Issues of Russian gas transit to the European Union via Ukraine after 2019 were among the topics of a telephone conversation between Russian President Vladimir Putin and German Chancellor Angela Merkel, the Kremlin press service said on Monday.
"In the context of today’s round of trilateral Russia-EU-Ukraine ministerial consultations in Brussels, the sides exchanged views on the problem of Russian gas supplies to Europe via Ukraine’s territory after the expiration of the existing contract in late 2019," the press service said.
The current ten-year contract is expiring in late December and all the three parties are interested in its extension this or that way. Russia needs Ukraine’s pipelines as it is not yet ready to export its gas bypassing Ukraine in 2020. The European Union wants reliable gas supplies in the coming winter, so it is expected to insist on a long-term transit contract for Kiev in a bid to secure investments in the modernization of Ukraine’s gas transport system. As for Ukraine, it hopes for a long-term deal not to lose budget revenues of about three billion US dollars a year.
The latest round of the trilateral gas consultations took place on September 19. Russia’s Energy Minister Alexander Novak said after the 40-minute meeting that it was the first one to be held in a constructive atmosphere over the recent years.
After Moscow and Kiev failed to reach a new contract for the supplies of Russian gas to Ukraine in late 2008, Russia’s gas giant Gazprom was supposed to stop supplies of its gas. However it continued transit of gas to fulfil its liabilities to European clients. Ukraine’s Naftogaz opted to steal transit gas provoking the biggest ever interruption of gas supplies to Europe in the depth of winter, TASS reports.
Russian President Vladimir Putin and German Chancellor Angela Merkel have discussed the memorandum between Russia and Turkey on Syrian regulation during the phone call on Monday, the Kremlin press service informed.
"Putin has informed [Merkel] on the outcomes of the talks with President of the Republic of Turkey [Recep Tayyip] Erdogan held on October 22, 2019, stressing that the agreements reached take into account the interests of all sides and facilitate the recovery of Syria’s sovereignty and territorial integrity," the message informs. "Both sides agreed that the implementation of the memorandum signed by Russia and Turkey will help stabilize the situation in northeastern Syria and promote inter-Syrian political process, namely within the context of the launch of the Syrian Constitutional Committee planned for October 30 in Geneva," the Kremlin added.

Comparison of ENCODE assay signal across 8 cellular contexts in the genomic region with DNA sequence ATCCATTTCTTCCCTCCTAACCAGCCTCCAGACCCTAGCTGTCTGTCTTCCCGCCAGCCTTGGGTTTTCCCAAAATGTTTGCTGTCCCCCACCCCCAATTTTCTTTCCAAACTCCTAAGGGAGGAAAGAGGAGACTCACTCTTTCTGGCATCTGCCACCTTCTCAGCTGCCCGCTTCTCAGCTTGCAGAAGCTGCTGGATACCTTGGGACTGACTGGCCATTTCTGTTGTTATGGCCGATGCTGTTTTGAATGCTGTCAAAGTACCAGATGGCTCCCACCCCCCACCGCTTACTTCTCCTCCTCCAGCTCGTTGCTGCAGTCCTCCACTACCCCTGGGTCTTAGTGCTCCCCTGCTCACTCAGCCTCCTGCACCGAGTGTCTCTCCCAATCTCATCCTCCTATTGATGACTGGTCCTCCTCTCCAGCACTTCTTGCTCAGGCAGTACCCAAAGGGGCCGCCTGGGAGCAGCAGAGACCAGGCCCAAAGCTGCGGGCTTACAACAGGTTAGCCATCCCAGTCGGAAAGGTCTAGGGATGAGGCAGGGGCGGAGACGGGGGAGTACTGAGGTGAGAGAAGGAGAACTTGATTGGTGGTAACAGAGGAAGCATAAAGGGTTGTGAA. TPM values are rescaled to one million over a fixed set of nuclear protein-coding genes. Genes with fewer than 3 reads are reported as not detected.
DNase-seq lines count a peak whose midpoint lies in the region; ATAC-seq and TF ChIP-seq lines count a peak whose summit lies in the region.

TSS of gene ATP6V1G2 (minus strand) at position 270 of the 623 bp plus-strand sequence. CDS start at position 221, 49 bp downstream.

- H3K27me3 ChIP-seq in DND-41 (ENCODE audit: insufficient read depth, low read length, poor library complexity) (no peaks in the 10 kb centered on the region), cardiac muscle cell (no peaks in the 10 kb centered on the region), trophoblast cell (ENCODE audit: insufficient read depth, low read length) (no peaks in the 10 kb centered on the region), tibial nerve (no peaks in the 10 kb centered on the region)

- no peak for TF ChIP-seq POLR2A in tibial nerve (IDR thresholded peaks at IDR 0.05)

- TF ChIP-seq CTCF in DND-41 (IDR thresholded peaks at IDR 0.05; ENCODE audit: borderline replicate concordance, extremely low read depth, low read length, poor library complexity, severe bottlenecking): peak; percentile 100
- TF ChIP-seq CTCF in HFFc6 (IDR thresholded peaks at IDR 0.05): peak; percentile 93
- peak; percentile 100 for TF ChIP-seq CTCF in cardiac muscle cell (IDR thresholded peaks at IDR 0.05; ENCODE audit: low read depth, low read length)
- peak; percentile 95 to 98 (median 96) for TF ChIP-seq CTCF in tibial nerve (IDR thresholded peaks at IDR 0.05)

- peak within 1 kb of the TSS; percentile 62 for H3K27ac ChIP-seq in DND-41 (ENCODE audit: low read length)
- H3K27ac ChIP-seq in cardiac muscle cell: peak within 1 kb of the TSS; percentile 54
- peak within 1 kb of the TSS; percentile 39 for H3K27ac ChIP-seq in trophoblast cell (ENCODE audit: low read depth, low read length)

On September 23, UN Secretary General Antonio Guterres announced the establishment of the Syrian Constitutional Committee. UN Special Envoy for Syria Geir Pedersen informed later that the first session of the committee would take place on October 30 in Geneva. The committee is made up of 150 people — 50 delegates to be fielded by Damascus, opposition and civil societies each. Each group is also obliged to name 15 experts to take part in meetings held in Geneva behind closed doors.
On October 9, Turkey launched a military incursion into northern Syria, codenaming it Operation Peace Spring, with the Turkish Armed Forces and the Ankara-backed Free Syrian Army carrying it out. Erdogan’s military campaign kicked off with airstrikes on the positions of the previously US-backed Kurdish units. The Erdogan government claimed that its goal is to clear the border area of what it calls ‘terrorists’ (Turkey’s broad label of the Kurdish forces) and establish a 30 km-long buffer zone in Syria’s north, where over 3 million Syrian refugees in Turkey would resettle. Ankara’s incursion into Syria has triggered an outcry in the region and across the world. The Syrian SANA news agency branded the operation as an act of aggression, while the international community condemned Erdogan’s military operation.
On October 22, Russian President Vladimir Putin and Turkish President Recep Tayyip Erdogan signed a memorandum on joint actions in northeastern Syria. According to the document, as of noon October 23, Russian military police and Syrian border guards have started to monitor the withdrawal of Kurdish military formations to the depth of 30 km from the border. Russia and Turkey will begin the joint patrolling of the area 150 hours later. On the outcomes of the agreement, Ankara stated that it had suspended its large-scale military operation in the area. However, Turkey retains control over the territories where it plans to relocate Syrian refugees in the future.